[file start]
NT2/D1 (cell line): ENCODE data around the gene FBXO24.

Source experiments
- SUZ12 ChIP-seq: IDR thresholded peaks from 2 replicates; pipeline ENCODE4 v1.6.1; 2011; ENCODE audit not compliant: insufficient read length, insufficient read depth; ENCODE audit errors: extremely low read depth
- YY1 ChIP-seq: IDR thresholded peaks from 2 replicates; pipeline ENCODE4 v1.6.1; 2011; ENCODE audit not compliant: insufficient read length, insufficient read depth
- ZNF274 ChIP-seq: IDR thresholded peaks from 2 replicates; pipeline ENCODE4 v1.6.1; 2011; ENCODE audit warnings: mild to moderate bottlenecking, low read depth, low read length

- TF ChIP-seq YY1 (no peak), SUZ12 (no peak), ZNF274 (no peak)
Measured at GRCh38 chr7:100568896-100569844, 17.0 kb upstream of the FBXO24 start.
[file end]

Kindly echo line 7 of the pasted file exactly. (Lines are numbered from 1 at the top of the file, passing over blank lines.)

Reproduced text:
Measured at GRCh38 chr7:100568896-100569844, 17.0 kb upstream of the FBXO24 start.